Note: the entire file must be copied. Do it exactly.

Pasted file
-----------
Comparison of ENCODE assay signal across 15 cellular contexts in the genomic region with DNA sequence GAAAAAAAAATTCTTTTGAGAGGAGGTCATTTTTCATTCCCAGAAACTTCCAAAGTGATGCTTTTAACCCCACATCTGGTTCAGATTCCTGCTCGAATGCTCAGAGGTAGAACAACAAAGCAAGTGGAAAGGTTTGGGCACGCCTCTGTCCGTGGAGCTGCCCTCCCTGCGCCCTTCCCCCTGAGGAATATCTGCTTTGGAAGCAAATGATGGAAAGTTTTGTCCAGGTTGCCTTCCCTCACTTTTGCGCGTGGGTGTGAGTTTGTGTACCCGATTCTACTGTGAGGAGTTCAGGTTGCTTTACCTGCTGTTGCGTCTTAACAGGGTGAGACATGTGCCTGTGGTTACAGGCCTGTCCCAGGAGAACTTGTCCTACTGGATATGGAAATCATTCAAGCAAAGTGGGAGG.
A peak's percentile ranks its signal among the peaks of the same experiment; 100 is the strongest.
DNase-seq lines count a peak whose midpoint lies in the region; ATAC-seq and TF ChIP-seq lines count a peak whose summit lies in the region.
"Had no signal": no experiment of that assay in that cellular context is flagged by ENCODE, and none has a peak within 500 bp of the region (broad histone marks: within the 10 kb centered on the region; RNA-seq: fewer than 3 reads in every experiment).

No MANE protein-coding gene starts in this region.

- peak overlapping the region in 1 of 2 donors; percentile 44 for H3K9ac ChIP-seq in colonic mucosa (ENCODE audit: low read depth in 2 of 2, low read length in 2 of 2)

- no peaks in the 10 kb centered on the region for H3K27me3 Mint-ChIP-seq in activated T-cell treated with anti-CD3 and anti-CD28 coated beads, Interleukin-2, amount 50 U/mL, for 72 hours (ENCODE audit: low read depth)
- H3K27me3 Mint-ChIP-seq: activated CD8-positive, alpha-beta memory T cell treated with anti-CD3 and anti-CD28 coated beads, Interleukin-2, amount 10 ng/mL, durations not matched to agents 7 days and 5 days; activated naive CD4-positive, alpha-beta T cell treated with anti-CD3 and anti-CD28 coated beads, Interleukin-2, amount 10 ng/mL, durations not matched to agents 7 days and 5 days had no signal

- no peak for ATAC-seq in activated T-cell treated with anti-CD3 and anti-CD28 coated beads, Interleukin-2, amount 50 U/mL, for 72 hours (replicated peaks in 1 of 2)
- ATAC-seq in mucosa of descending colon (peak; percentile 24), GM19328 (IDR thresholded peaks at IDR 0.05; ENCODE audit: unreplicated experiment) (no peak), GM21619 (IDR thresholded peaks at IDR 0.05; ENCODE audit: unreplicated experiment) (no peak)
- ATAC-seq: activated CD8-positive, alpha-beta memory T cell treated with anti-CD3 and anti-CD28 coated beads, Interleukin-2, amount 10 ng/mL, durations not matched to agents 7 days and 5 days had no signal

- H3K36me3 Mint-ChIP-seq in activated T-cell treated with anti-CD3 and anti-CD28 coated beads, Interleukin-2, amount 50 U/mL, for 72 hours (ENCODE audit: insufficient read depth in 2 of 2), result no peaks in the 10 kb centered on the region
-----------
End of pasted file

Comparison of ENCODE assay signal across 15 cellular contexts in the genomic region with DNA sequence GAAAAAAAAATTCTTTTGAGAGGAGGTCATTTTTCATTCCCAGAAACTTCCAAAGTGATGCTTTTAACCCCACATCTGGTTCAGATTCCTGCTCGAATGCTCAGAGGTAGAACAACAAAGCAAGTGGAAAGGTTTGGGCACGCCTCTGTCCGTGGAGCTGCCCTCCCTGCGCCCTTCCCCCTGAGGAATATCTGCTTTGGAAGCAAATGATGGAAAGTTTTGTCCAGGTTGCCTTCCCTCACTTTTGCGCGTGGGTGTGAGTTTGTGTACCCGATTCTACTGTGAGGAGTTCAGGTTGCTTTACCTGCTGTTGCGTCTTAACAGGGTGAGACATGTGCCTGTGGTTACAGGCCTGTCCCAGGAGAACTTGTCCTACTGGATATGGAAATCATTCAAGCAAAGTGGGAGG.
A peak's percentile ranks its signal among the peaks of the same experiment; 100 is the strongest.
DNase-seq lines count a peak whose midpoint lies in the region; ATAC-seq and TF ChIP-seq lines count a peak whose summit lies in the region.
"Had no signal": no experiment of that assay in that cellular context is flagged by ENCODE, and none has a peak within 500 bp of the region (broad histone marks: within the 10 kb centered on the region; RNA-seq: fewer than 3 reads in every experiment).

No MANE protein-coding gene starts in this region.

- peak overlapping the region in 1 of 2 donors; percentile 44 for H3K9ac ChIP-seq in colonic mucosa (ENCODE audit: low read depth in 2 of 2, low read length in 2 of 2)

- no peaks in the 10 kb centered on the region for H3K27me3 Mint-ChIP-seq in activated T-cell treated with anti-CD3 and anti-CD28 coated beads, Interleukin-2, amount 50 U/mL, for 72 hours (ENCODE audit: low read depth)
- H3K27me3 Mint-ChIP-seq: activated CD8-positive, alpha-beta memory T cell treated with anti-CD3 and anti-CD28 coated beads, Interleukin-2, amount 10 ng/mL, durations not matched to agents 7 days and 5 days; activated naive CD4-positive, alpha-beta T cell treated with anti-CD3 and anti-CD28 coated beads, Interleukin-2, amount 10 ng/mL, durations not matched to agents 7 days and 5 days had no signal

- no peak for ATAC-seq in activated T-cell treated with anti-CD3 and anti-CD28 coated beads, Interleukin-2, amount 50 U/mL, for 72 hours (replicated peaks in 1 of 2)
- ATAC-seq in mucosa of descending colon (peak; percentile 24), GM19328 (IDR thresholded peaks at IDR 0.05; ENCODE audit: unreplicated experiment) (no peak), GM21619 (IDR thresholded peaks at IDR 0.05; ENCODE audit: unreplicated experiment) (no peak)
- ATAC-seq: activated CD8-positive, alpha-beta memory T cell treated with anti-CD3 and anti-CD28 coated beads, Interleukin-2, amount 10 ng/mL, durations not matched to agents 7 days and 5 days had no signal

- H3K36me3 Mint-ChIP-seq in activated T-cell treated with anti-CD3 and anti-CD28 coated beads, Interleukin-2, amount 50 U/mL, for 72 hours (ENCODE audit: insufficient read depth in 2 of 2), result no peaks in the 10 kb centered on the region